Now that I am making more progress in my recovery from my spinal surgery and I am moving a little more freely, I’ve decided to be more deliberate and purposeful about starting to retrain my muscles and building up some stamina for both my body and my mind.
Today I got out some pencils and a book, and started colouring, which is always something that makes me happy and peaceful. It’s also something I can do standing at the kitchen bench. I don’t have to do it all at once – it’s something I can do, and leave, and go back to through the day.
It may not seem like much, but getting this much done is a big achievement for me. I have been largely horizontal and only walking fairly short distances -although frequently – since the surgery on my spine on October 19.
Since my last update on my recovery, the first lot of bruising has faded to a dull shadow and the deeper bruising has begun to come to the surface now, so I am still all the colours of the rainbow, but the pain is less intense and more manageable now. I’ve ventured out of the house and walked around the yard, and begun to do light things around the house like folding laundry and doing dishes. Things that exhausted me at first are easier now, which is really encouraging. I have, however, learned the hard way that I am not ready for cutting pumpkin (it was just a little bit of butternut) or bending to get things out of low places. You don’t know until you try, right? Suffice to say that dinner on Monday was delicious, but I paid for it on Monday night and yesterday. The aggravation has settled now, though, much to my relief.
Sitting for any length of time is still an issue: I’m currently managing about ten minutes at a time before I have had enough. That means I will have to be ready to stand up most of the day when I go back to work in a couple of weeks. I will have exams to mark and papers to grade, so this seems like a good way to begin to prepare for that sort of thing. I can gradually build up to standing for longer periods of time without feeling any pressure to “perform”.
I also plan to start walking a bit further than I have been, especially now that I am a bit more confident and steady on my feet.
I fully understand that healing and recovery can’t be rushed, but I think that small progress in these ways will only help me to get stronger. And when I have had enough each time, my bed or my recliner will still be here waiting for me.
Today I am feeling positive and encouraged, which is also helpful to my healing and easier to live with all round.
I had to go out today. There was sunshine. There were people. It was traumatic.
My driver’s license expires on Thursday, so my husband agreed to take me to the next town where I could get the photo taken, sign the form, and give a chunk of my cash to the government for a new one.
I did my hair, put on real clothes instead of pyjamas, and put on some makeup.
I thought I was doing okay for someone recovering from surgery, so I sent a snap to my best friend.
Naturally, she was both encouraging and completely understanding of why I made the extra effort. She is consistently awesome like that.
Let’s face it, you don’t want to be thinking “Oh yeah, that was that month where I spent two weeks nearly dying from a mystery chest infection and then ended up having spinal surgery after screaming non-stop for four days!” every time you look at your license photo for the next ten years, do you?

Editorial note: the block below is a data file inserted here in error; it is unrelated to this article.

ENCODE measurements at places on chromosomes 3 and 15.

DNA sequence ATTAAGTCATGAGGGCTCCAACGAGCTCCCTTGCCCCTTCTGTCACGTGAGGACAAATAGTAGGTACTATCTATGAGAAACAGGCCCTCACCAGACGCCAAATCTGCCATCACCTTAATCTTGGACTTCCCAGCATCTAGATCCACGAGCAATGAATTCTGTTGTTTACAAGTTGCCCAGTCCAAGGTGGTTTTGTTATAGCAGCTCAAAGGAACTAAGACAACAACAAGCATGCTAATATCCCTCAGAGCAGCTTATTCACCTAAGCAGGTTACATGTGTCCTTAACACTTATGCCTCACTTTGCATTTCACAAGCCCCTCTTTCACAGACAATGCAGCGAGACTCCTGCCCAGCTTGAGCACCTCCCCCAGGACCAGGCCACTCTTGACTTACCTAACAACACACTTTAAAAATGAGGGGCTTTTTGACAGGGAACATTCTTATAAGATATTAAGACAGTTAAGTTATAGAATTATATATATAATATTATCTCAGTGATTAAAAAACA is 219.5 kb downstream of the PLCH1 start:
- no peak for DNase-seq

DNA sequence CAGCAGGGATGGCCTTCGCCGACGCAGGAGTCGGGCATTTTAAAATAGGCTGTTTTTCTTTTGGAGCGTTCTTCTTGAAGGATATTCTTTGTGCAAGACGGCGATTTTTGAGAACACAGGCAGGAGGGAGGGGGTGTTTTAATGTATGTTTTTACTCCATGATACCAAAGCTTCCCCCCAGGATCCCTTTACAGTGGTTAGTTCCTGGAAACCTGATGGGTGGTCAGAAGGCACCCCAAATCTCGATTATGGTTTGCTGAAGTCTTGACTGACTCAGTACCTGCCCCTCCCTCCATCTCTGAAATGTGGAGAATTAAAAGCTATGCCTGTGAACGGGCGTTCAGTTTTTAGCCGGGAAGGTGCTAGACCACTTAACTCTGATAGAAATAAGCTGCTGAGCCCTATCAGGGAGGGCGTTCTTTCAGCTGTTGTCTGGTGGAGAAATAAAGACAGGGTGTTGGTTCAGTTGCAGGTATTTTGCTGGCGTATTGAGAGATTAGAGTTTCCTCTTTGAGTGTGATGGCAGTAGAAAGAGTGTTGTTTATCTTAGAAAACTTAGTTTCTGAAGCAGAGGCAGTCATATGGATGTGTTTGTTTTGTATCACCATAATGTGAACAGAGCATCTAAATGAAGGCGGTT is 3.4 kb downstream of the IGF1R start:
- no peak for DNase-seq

The drive to Camperdown wasn’t too bad. I had the seat reclined a fair way because I still can’t sit comfortably for more than about eight minutes, and my husband was pretty good at missing the worst of the bumps.
I walked from the car to the shire offices without too much trouble. I didn’t have to wait long, thankfully, and everything went smoothly so that the license renewal was taken care of in just a few minutes.
Then my husband suggested we call at the supermarket to pick up something for dinner. My approach to grocery shopping is quite pragmatic: get in, get what you need, and get out. I thought I could handle that, even at this stage of my recovery.
Of course, it’s never that simple when you really need it to be. I wasn’t two meters through the door of the store when an acquaintance stopped me for a chat. I had the cart to hold onto – what a clever disguise for an disability support walker that was! – and it was a very good thing, because just standing there, I could feel myself fading and the sweat breaking out on my skin as I tried to pretend there was nothing wrong. In the end, I told her I had to go and staggered off to find my husband, who had been gathering the things we needed and had his arms full of stuff. We went to find the last couple of things, and that was when he pointed out the Harry Potter Quidditch Match LEGO set.
That may not seem significant to you, but Harry Potter and LEGO are both big-ticket items in my world. I didn’t have to rationalise anything. It was coming home with me. I left the set with Aragog behind, though, because while Hagrid may love giant spiders, I do not.
We got through the checkout and back to the car, and my lower back where I had the surgery last week was really starting to hurt.
The road seemed longer and much bumpier on the way home than it had on the way there. I was really thankful that I wasn’t sitting upright, and tried not to complain but couldn’t help making those awkward little little grunty noise that you make when something hurts and you try to just grit your teeth but the sound gets out anyway.